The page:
We miss bringing in special guests to BAKE! in-person, so, throughout this year, in addition to virtual classes and events, we’ve been bringing chefs, authors, and friends of the Bakehouse to your kitchens via recipes created exclusively for us.
These special guests will be creating recipes that use Bakehouse breads or freshly milled flours, or that put their own spin on one of the recipes found in our cookbook or cookbooklets.
This month, we’re welcoming cookbook author Alexandra Stafford:
The single biggest tip I give to anyone looking to up their bread-baking game is to introduce freshly milled flours into their breads. Why? For one, swapping out one flour for another is simple (as opposed to, say, making the leap from yeast-leavened bread to sourdough). But second and more important, freshly milled flours impart incredible amounts of flavor, aroma, and color into bread. You will discern the potential of these flours immediately upon opening their storage bags, which will release sweet, earthy, wheaty fragrances into the air. If you dip your nose into a bag of commercial flour to compare, the difference will be stark—it will smell of nothing.
Get started with freshly milled flours
When introducing freshly milled flour into your bread doughs, start small—a little goes a long way. In this sandwich bread recipe, for instance, 25% of the flour is rye. This percentage gives the loaf a great tang without turning it into a brick. Once you make this recipe once, you may find yourself wanting even more rye flavor, in which case you can increase the amount, keeping in mind rye has less gluten, so the more you use, the denser your loaf may get.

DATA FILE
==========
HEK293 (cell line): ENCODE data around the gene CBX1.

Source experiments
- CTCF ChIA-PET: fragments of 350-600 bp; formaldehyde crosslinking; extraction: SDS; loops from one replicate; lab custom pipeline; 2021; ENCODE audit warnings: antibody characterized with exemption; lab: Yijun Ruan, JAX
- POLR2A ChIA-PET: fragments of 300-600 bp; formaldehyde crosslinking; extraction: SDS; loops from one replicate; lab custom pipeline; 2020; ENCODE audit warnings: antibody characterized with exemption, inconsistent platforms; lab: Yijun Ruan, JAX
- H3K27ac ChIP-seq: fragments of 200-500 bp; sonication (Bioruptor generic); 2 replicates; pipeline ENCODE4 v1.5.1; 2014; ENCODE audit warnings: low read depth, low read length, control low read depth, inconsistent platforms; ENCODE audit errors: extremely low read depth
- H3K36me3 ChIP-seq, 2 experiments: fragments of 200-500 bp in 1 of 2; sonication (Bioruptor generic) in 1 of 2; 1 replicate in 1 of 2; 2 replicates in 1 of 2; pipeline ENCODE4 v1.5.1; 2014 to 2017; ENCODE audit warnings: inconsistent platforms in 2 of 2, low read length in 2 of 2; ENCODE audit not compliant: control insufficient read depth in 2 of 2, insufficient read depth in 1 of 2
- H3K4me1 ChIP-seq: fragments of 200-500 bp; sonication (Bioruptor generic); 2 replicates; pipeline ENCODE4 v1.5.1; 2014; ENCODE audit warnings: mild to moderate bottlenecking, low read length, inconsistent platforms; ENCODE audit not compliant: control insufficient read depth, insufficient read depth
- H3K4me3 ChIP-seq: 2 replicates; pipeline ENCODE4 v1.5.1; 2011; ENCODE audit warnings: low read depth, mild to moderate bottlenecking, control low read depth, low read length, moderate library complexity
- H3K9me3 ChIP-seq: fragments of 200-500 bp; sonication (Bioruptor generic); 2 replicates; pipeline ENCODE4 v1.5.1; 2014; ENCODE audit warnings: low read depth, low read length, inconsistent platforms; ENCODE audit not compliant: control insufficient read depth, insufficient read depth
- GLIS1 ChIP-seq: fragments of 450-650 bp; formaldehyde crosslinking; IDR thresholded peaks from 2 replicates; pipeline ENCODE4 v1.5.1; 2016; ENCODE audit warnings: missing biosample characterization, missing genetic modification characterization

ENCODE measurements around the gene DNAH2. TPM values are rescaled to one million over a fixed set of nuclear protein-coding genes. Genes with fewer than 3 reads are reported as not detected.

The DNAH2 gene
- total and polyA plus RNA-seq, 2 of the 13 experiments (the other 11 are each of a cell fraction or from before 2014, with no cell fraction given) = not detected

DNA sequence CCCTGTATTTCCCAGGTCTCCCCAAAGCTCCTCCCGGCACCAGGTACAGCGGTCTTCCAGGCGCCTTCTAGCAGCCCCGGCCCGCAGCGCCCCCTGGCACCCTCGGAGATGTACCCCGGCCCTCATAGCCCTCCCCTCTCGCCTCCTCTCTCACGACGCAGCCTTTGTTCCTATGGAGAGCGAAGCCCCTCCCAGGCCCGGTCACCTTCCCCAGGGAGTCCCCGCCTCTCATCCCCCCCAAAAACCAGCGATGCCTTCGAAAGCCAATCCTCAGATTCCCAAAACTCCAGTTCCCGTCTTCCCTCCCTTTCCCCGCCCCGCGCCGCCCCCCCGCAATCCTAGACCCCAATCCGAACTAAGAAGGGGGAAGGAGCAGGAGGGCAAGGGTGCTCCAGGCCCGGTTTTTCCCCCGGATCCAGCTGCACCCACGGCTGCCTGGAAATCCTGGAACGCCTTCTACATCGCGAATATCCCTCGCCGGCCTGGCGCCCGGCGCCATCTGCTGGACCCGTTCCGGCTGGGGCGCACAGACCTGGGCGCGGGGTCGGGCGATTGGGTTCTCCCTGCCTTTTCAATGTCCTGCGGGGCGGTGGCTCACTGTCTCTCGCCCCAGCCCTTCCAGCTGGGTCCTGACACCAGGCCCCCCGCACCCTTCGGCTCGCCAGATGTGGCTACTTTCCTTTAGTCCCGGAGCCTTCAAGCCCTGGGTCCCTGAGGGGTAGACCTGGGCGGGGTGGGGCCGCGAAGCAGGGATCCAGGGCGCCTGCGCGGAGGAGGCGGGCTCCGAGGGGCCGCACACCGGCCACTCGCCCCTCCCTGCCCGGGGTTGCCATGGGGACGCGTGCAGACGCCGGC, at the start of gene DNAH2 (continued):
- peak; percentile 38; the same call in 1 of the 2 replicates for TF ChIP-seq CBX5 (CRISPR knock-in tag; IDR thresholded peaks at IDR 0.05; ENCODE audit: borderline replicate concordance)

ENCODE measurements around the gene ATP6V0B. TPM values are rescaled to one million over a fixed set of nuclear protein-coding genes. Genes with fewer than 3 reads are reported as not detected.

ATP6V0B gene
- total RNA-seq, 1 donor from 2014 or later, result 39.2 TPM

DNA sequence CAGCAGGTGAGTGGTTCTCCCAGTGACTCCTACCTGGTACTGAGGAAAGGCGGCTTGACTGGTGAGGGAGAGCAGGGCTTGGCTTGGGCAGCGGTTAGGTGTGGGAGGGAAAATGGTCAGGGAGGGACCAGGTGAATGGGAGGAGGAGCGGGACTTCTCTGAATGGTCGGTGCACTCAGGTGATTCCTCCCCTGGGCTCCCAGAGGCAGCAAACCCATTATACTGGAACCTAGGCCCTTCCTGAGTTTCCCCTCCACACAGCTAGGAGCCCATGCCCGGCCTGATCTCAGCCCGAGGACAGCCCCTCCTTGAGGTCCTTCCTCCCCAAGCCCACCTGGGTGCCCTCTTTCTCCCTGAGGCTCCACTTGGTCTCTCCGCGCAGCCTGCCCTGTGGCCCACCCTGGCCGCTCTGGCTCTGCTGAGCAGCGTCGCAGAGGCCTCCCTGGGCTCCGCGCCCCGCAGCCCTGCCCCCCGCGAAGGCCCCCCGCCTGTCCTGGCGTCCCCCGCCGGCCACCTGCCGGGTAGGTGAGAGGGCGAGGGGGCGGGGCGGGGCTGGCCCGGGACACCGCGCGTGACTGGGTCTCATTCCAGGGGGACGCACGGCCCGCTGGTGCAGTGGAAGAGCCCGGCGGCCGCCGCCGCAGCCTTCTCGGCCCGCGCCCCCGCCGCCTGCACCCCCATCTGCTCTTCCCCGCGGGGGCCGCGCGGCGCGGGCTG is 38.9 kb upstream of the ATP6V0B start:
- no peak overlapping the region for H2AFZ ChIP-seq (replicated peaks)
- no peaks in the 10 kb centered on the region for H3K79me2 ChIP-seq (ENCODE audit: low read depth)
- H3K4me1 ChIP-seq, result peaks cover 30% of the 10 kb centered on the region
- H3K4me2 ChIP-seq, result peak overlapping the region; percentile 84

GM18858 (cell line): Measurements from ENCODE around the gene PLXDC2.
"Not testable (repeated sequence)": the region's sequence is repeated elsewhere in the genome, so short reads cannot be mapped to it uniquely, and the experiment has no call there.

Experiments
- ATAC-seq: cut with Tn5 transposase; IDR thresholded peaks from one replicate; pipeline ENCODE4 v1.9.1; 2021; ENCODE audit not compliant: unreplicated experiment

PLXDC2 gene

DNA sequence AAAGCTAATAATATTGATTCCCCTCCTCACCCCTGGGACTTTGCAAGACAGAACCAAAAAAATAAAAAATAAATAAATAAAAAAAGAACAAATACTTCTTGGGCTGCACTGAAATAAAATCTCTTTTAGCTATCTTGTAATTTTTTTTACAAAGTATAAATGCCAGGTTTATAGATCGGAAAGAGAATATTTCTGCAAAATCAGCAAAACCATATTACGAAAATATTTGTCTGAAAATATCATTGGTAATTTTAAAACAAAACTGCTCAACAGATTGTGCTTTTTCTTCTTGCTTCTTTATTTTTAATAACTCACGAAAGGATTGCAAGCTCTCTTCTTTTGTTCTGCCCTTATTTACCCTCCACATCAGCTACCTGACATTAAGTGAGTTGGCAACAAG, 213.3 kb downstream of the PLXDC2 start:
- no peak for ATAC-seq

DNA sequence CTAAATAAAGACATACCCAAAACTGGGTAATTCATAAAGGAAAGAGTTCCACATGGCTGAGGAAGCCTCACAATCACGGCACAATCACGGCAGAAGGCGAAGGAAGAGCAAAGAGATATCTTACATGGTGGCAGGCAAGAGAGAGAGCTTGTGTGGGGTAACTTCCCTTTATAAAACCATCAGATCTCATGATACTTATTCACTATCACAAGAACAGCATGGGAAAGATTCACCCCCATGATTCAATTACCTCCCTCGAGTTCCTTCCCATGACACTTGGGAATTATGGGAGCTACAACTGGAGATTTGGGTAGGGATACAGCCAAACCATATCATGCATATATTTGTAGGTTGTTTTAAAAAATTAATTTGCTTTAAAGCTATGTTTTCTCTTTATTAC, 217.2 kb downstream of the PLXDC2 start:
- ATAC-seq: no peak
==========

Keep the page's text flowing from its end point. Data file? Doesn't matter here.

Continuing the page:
I love the inclusion of a little bit of caraway seed here, but it is a strong flavor and not everybody’s favorite, namely children, so I often omit it. When freshly baked, this bread is great for sandwiches, and day or days old, it makes excellent toast.
Finally, use a scale for best results. Depending on your environment and the specific flour you are using, you may need to adjust the amount of water. If you use a scale to measure, you can make precise, meaningful adjustments moving forward.
Soft Rye Sandwich (or Toasting) Bread
- 1 cup (128 grams) Zingerman’s Bakehouse freshly milled rye flour
- 3 cups (384 grams) bread flour, plus more for shaping
- 2 teaspoons (12 grams) salt
- 2 teaspoons (8 grams) instant yeast
- 1 tablespoon (7 grams) caraway seeds, optional
- 1 3/4 cups (400 grams) lukewarm water
- 1 tablespoon (24 grams) honey
- 1 tablespoon (14 grams) olive oil
- softened butter for greasing
- In a large bowl, whisk together the flours, salt, instant yeast, and caraway seeds if using. Add the lukewarm water, followed by the honey and olive oil. Using a spatula, stir to combine. Dough will be wet and sticky. Cover the bowl with a towel and set aside for 30 minutes.
- Using wet hands, grab one side of the dough and pull it up and to the center — the dough may tear and it might feel very fragile. Repeat this several times re-wetting your hands as needed to prevent sticking or, if you are familiar, you can slap and fold the dough several times until it feels smoother and more elastic — the purpose of this step is simply to ensure the flour is completely absorbed by the water and also to help develop some gluten. Cover the bowl and set it aside in a warm place to rise until it doubles in volume, roughly 2 hours.
- Heat the oven to 375ºF. Butter a 10x5-inch loaf pan generously with softened butter.
- When dough has doubled, gently deflate it; then turn it out onto a floured work surface. Pat it into a rough rectangle, then roll it into a log. Transfer log to prepared loaf pan.
- Let the dough rise until it crowns the rim of the pan, 45 minutes to an hour.
- Transfer to the oven and bake for 45 minutes. Turn loaf out onto a cooling rack. Let cool for at least 20 minutes before slicing. Once completely cool, transfer to an airtight bag and store at room temperature for up to 3 days or freeze for up to 3 months.
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Alexandra Stafford lives in upstate New York with her husband and four children. Her cookbook, Bread Toast Crumbs, was nominated for the 2017 IACP Julia Child First Book award. Alexandra's food journey began in 2003 when she graduated from Yale and moved to Philadelphia, where she attended cooking school and worked in professional kitchens. After spending two years at Fork, first as a prep cook, ultimately as sous chef, she left the restaurant world and started her blog, Alexandra's Kitchen. Today, she updates her blog weekly with new recipes and contributes to various food websites and magazines as well.